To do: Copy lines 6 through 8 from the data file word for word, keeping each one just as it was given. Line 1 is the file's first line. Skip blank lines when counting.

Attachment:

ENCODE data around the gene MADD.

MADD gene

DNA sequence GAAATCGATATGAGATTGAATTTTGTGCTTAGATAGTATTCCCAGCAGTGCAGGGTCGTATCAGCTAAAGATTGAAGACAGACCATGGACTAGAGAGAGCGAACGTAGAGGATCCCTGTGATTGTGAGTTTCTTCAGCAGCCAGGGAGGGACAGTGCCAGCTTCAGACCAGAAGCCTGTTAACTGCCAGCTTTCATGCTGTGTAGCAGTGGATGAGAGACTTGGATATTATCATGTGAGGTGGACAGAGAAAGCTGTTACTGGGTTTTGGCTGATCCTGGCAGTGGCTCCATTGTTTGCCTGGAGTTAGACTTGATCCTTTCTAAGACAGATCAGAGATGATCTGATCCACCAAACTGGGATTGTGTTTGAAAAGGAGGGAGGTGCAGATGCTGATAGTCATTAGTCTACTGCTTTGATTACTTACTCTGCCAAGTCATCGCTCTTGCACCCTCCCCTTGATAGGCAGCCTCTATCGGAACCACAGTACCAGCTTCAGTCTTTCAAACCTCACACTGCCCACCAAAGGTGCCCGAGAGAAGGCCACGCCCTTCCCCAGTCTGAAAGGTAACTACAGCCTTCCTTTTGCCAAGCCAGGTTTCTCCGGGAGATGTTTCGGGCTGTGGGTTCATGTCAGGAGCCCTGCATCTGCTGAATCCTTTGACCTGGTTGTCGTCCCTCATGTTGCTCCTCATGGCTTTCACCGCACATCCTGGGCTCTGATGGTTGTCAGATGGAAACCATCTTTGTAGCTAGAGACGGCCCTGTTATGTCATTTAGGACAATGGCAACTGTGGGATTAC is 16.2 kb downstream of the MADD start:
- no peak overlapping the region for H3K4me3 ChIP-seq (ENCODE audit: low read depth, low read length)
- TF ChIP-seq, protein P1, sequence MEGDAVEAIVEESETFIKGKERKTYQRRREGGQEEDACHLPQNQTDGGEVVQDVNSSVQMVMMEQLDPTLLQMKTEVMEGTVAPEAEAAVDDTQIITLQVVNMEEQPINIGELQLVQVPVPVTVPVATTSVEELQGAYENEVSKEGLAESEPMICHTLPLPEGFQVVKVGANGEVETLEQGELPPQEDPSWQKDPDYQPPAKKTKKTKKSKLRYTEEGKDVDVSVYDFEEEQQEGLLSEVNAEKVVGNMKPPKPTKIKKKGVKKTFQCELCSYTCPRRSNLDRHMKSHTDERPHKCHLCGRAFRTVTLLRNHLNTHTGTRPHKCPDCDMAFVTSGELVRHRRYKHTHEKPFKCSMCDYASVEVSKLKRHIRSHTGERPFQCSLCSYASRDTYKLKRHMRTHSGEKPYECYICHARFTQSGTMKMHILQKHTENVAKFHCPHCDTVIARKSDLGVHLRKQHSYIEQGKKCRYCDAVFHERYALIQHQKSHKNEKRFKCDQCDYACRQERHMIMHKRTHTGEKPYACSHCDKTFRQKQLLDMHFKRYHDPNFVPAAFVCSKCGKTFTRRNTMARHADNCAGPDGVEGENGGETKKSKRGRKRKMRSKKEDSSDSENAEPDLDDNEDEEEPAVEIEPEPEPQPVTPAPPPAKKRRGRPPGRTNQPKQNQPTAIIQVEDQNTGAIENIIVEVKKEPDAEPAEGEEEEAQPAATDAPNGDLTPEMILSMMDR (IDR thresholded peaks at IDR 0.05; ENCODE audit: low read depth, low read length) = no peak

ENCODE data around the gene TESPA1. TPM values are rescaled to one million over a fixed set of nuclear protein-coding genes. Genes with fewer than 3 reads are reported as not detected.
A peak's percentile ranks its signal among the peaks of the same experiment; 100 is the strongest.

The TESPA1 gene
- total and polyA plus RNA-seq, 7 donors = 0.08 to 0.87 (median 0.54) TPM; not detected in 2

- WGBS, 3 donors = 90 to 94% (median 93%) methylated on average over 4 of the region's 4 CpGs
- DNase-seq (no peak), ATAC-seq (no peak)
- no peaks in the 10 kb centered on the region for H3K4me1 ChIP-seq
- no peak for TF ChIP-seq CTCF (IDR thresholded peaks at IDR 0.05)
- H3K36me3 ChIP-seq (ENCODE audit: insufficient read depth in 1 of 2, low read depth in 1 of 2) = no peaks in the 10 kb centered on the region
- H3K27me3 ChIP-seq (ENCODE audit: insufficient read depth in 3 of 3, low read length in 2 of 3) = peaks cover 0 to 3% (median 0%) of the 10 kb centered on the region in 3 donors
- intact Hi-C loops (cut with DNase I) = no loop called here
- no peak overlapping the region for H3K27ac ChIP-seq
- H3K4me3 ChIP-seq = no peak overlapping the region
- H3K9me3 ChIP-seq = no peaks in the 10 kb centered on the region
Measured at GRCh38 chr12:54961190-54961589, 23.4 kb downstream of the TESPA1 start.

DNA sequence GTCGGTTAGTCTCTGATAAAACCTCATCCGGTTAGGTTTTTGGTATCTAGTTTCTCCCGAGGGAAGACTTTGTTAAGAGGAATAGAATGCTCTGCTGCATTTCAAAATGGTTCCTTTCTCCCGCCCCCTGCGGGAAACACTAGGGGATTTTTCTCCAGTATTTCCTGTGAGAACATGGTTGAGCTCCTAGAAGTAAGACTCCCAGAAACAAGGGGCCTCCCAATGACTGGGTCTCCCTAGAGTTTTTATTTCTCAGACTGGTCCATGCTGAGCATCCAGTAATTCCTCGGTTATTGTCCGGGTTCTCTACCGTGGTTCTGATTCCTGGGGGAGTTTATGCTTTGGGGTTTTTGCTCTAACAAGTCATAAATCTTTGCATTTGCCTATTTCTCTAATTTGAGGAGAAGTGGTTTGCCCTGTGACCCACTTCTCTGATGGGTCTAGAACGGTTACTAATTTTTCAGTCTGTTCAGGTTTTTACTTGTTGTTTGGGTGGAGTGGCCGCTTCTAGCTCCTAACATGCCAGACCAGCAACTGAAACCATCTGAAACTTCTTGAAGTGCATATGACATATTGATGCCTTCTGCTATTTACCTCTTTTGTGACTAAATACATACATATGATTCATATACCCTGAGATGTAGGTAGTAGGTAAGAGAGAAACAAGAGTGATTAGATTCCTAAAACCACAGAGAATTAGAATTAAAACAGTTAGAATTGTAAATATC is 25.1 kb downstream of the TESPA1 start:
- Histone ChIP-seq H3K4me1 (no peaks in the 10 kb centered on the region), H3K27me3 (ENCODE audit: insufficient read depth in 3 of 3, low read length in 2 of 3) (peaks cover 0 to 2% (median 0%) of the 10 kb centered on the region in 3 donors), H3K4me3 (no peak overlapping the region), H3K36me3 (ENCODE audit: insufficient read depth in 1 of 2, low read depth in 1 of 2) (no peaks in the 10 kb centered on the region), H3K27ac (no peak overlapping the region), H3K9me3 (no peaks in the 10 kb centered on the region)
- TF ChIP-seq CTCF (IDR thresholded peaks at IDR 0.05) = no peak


ENCODE data around the gene TESPA1. TPM values are rescaled to one million over a fixed set of nuclear protein-coding genes. Genes with fewer than 3 reads are reported as not detected.
A peak's percentile ranks its signal among the peaks of the same experiment; 100 is the strongest.

The TESPA1 gene